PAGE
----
Chadwick filed a motion in limine, seeking to prevent the government from introducing evidence of his 1987 arrest during his trial as irrelevant, unfairly prejudicial, and inadmissible under Rule 404 of the Federal Rules of Evidence. The trial court denied the motion. On appeal, Chadwick again argues this evidence constitutes an inadmissible prior bad act.
The government notes Chadwick was charged with membership in a conspiracy to distribute marijuana which lasted from about December 1985 until about October 1991. Therefore, the government claims, any acts Chadwick committed during that time frame in furtherance of the drug conspiracy may be introduced at trial as direct evidence of the conspiracy. It is, thus, the government's position that Chadwick's 1987 arrest was not admitted as evidence of a prior bad act under Rule 404 but as direct, relevant evidence of Chadwick's drug activity in furtherance of the conspiracy.
Trial testimony revealed that, on the date he was arrested, Chadwick was seen near the residence of Frank Cestnik, Ronald's brother, and obtained the marijuana for which he was arrested from Frank, who obtained it from Ronald and Newman. Moreover, Ronald was concerned he would have to terminate his drug activities because of Chadwick's arrest.
The court concludes Chadwick's prior drug arrest was "inextricably intertwined" with Ronald's drug distribution network and, thus, constituted direct evidence in furtherance of the conspiracy, not prior bad act evidence under Rule 404. United States v. DeLuna, 10 F.3d 1529, 1532 (10th Cir.1993). Therefore, we cannot say the trial court abused its discretion by admitting this evidence at trial.
b. Admission of coconspirator statements
To admit a statement by a coconspirator over a hearsay1 objection, pursuant to Fed.R.Evid. 801(d)(2)(E),2 the government must establish, by a preponderance of the evidence, that: "(1) a conspiracy existed, (2) the declarant and the defendant against whom the declarations are offered were members of the conspiracy, and (3) the statements were made in the course of and in furtherance of the conspiracy." Parra, 2 F.3d at 1069. A trial court "may examine both independent evidence and the hearsay statements themselves" when making the requisite findings. Parra, 2 F.3d at 1069. These findings are reviewed for clear error. See United States v. Roberts, 14 F.3d 502, 514 (10th Cir.1993).
We acknowledge " '[n]o talismanic formula exists for ascertaining whether a particular statement was intended by the declarant to further the conspiracy.' " Roberts, 14 F.3d at 515 (quoting United States v. Perez, 989 F.2d 1574, 1578-79 (10th Cir.1993) (en banc)). Rather, this decision is fact-specific to each case. See id. In general, a statement furthers a conspiracy if it is " 'intended to promote the conspiratorial objectives.' " United States v. Smith, 833 F.2d 213, 219 (10th Cir.1987) (quoting United States v. Reyes, 798 F.2d 380, 384 (10th Cir.1986)). Examples of statements that further a conspiracy include those which: reveal future intent; encourage continued participation and action within the conspiracy; explain events important to and the current status of the conspiracy; foster trust, reassurance, and cohesiveness among conspiracy members; and identify fellow coconspirators. See id.; Roberts, 14 F.3d at 515.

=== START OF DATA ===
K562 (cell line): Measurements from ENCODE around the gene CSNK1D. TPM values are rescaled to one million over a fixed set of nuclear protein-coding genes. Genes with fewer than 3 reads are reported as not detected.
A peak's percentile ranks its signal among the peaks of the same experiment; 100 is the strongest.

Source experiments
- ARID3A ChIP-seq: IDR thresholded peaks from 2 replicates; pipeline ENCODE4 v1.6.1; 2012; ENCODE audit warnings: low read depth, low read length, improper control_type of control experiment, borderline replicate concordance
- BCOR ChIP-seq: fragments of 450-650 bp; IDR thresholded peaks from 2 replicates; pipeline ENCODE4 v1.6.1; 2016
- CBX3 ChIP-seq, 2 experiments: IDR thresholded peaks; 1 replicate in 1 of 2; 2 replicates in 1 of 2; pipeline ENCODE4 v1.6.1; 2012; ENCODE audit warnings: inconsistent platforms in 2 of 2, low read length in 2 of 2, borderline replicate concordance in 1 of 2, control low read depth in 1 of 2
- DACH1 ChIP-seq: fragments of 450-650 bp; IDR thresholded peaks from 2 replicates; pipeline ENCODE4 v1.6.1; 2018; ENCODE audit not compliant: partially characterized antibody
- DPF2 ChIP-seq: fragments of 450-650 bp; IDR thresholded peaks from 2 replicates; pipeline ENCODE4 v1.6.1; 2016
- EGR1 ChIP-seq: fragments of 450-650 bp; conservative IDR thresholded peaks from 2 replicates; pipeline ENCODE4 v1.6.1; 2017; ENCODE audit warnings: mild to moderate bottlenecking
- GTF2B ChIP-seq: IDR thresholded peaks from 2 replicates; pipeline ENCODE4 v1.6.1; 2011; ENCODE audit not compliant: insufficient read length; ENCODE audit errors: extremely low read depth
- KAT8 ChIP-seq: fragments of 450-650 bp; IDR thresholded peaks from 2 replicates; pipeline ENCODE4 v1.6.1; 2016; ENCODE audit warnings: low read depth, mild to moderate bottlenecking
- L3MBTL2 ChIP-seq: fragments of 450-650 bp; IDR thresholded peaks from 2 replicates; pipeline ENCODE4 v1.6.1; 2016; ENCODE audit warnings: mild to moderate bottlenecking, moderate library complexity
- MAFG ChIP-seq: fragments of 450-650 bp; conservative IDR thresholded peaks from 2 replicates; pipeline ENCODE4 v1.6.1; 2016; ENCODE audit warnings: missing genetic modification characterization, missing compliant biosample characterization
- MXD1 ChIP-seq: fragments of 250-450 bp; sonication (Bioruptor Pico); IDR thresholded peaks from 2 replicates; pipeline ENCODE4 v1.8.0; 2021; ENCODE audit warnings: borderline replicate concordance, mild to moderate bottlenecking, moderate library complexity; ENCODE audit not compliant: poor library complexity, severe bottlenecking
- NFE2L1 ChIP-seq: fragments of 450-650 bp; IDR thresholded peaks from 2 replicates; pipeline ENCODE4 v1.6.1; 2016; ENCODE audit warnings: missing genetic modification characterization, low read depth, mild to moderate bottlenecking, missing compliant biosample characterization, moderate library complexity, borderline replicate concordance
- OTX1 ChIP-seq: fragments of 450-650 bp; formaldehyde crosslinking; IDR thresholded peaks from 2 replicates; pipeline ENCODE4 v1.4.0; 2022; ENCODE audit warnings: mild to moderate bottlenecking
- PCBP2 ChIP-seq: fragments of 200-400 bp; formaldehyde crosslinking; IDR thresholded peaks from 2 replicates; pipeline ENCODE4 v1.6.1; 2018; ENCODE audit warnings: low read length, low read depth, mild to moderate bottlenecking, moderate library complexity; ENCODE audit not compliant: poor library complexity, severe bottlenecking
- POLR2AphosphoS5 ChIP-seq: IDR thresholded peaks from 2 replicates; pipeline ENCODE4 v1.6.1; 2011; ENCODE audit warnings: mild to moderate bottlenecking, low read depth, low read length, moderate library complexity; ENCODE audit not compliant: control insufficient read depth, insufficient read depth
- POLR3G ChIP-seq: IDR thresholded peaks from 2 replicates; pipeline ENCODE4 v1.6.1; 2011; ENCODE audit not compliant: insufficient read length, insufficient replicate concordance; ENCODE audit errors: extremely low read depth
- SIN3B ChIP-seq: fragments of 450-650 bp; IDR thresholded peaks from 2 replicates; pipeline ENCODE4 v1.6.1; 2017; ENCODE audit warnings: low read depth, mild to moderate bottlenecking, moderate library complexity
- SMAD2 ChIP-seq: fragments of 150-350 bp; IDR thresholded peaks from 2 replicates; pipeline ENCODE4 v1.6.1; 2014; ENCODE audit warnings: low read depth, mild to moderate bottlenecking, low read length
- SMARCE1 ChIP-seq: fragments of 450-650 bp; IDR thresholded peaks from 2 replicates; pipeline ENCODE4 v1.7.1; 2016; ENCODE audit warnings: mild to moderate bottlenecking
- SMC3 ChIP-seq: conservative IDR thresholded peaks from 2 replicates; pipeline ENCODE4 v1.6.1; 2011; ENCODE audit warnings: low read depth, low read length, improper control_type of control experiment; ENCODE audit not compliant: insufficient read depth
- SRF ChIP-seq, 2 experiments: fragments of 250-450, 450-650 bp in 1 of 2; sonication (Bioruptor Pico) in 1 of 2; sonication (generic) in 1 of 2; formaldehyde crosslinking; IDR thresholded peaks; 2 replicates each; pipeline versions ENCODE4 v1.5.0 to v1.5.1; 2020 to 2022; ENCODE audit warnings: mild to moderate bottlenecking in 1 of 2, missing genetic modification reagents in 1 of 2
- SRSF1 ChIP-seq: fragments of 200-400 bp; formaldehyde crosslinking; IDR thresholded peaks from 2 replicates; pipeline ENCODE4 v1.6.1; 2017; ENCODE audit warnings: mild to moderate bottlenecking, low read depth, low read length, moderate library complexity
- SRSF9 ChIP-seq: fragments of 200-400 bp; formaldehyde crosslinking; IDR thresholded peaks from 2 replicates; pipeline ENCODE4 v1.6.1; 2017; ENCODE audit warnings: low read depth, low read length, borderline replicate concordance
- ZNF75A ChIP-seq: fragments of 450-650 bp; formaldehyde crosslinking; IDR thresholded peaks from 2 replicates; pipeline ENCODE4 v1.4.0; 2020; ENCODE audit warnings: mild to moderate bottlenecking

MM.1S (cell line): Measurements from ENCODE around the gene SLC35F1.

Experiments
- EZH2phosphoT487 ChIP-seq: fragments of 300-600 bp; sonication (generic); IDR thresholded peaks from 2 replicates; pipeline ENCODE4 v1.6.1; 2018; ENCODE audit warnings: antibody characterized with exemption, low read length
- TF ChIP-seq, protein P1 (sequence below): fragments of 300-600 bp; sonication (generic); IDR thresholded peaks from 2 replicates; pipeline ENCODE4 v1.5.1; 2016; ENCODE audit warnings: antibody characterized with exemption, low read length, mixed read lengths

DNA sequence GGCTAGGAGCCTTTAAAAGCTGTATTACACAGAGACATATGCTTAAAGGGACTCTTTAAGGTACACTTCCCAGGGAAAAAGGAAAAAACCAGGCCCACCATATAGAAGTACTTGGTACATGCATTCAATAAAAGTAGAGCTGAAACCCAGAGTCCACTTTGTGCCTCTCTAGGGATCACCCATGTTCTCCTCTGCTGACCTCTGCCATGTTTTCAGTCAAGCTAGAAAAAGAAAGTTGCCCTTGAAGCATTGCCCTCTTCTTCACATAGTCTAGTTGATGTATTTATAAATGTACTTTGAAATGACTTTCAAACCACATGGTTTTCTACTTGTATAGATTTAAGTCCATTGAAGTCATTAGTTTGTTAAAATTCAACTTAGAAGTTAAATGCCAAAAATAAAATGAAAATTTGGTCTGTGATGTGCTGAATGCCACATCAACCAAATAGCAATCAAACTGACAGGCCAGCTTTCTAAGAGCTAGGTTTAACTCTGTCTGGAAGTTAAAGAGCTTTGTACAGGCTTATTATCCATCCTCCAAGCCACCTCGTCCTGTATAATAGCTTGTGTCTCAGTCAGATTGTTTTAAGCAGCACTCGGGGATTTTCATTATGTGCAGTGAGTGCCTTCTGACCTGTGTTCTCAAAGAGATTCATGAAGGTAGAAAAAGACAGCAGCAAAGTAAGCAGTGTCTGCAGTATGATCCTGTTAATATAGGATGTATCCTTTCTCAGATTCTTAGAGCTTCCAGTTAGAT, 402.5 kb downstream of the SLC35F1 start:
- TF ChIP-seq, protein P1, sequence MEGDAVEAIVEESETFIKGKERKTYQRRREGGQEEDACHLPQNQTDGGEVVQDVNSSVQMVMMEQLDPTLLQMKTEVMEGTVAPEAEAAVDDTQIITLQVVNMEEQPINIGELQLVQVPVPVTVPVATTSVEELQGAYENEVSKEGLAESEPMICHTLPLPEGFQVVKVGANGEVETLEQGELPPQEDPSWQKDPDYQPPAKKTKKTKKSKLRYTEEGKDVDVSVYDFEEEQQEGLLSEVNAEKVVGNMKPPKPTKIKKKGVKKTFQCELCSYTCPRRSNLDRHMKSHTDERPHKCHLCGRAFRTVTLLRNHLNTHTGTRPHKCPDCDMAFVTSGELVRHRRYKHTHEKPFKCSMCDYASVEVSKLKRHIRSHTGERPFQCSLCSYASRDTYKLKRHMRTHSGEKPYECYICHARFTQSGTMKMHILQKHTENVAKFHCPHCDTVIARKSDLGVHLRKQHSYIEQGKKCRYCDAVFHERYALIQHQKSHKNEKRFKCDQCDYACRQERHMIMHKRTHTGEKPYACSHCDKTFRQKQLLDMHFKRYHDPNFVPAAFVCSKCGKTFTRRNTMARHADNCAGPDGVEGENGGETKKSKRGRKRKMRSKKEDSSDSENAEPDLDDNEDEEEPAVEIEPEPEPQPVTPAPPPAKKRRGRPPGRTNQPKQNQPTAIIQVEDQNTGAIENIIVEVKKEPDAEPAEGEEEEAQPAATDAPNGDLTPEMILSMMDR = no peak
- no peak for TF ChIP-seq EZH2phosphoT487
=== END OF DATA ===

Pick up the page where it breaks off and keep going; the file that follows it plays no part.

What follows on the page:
On June 11-12, 1992, pursuant to United States v. James, 590 F.2d 575 (5th Cir.), cert. denied, 442 U.S. 917 (1979), the trial court held a hearing (the James hearing) to determine whether or not a conspiracy existed and if certain statements of Chadwick's coconspirators were made in furtherance of the conspiracy. Evidence introduced at the James hearing included: Chadwick's intercepted telephone calls to Ronald, Ronald's statements to James Robinson that he fronted marijuana to Chadwick and Chadwick was a good drug dealer, Ronald's statement to Newman that one of Chadwick's drug customers owed money, and Newman's testimony that he and Ronald helped Chadwick collect this money which Ronald then used to purchase marijuana. The court ruled from the bench that substantial, independent evidence existed of a conspiracy involving Ronald, Chadwick, and others. In an order dated June 23, 1992, the court found all coconspirator statements made before October 1, 1992, the date Ronald was arrested, to be in furtherance of the conspiracy and admissible under Rule 801(d)(2)(E).